In clear visibility, detection from the radar giving Doppler detection and range could be managed without other refined computation. The optical sensor could then give the refined angular detection, getting rid of the burden of measuring the distance and the speed, which is quite complex for EO/IR and requires additional computation. Moreover, the distance being known, the focalization of the camera can be pre-adjusted to the correct value. For poor visibility, the camera computer resources will be fully allocated to the radar, preventing unused CPU resources.

For small aircraft with a weight less than 5 kg, the target weight for the sense and avoid function must be reduced to 200 g maximum; hopefully, the platform speed will also be reduced to less than 30 m/s. For these platforms, the only radar technology will be millimeter wave, which is also the technology selected by the automobile industry. Allocating 76 to 77 GHz frequencies to helicopters is now under discussion.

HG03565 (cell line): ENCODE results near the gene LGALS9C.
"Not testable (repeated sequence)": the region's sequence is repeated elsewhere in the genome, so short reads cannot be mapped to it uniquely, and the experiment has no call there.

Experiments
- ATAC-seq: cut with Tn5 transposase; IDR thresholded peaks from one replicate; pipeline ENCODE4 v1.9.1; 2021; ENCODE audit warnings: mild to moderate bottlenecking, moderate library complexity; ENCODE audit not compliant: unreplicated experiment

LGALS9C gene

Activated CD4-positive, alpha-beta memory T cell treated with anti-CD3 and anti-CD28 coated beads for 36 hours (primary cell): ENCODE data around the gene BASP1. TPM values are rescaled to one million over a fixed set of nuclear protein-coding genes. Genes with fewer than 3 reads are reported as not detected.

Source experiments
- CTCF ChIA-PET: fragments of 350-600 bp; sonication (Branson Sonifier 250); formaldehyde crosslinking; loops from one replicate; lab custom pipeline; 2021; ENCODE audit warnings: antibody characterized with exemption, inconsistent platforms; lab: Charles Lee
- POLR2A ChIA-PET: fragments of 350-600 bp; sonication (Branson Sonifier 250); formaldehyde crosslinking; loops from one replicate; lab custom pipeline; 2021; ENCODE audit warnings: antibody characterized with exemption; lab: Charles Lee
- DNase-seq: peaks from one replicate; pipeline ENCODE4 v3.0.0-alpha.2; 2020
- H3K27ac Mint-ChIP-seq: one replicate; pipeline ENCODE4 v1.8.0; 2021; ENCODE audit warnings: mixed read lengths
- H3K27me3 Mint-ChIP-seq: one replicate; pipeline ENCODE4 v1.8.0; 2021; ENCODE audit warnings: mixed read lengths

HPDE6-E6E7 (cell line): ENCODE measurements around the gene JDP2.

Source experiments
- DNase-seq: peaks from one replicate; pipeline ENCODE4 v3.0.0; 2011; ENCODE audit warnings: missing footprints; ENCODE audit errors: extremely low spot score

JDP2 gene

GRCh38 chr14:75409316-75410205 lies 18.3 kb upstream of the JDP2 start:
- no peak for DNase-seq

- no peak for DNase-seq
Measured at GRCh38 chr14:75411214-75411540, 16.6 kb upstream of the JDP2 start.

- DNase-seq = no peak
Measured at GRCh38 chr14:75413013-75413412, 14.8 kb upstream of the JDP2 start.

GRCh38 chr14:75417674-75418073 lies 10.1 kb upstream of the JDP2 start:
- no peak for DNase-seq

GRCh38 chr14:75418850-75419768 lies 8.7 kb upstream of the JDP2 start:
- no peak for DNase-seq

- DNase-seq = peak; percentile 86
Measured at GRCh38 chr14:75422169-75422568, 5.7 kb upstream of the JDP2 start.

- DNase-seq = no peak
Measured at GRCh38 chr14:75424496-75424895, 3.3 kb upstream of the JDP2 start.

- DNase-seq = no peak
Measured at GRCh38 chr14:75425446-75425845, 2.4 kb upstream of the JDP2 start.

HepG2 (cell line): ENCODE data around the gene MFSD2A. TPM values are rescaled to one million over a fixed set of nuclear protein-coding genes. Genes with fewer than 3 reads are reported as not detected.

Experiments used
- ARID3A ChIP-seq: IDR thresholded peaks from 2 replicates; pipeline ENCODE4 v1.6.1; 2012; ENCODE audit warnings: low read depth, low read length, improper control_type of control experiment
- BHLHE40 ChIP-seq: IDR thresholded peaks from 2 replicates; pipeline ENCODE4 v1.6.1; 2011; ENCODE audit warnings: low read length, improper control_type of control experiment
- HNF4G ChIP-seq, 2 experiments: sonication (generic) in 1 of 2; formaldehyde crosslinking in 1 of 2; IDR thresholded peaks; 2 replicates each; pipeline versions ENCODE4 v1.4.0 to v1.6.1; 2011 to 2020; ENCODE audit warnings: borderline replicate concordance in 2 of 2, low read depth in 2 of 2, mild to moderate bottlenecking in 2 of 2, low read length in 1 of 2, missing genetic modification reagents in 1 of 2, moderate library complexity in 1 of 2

We could have envisaged simple equipment or a set of equipment ensuring RPAS airworthiness certification, enhancing system performance and physical SWaP characteristics and even being compatible with existing manned airplanes. However, this is a chimera and the specificity of each class of platform forces a dedicated solution by type of class.


Performance trade-offs and development of standards will be the next step to be achieved, as the certification cost is too high for every aircraft manufacturer to achieve. The only pragmatic solution is to go through a standardization process, which will ease the approval by the regulation authority.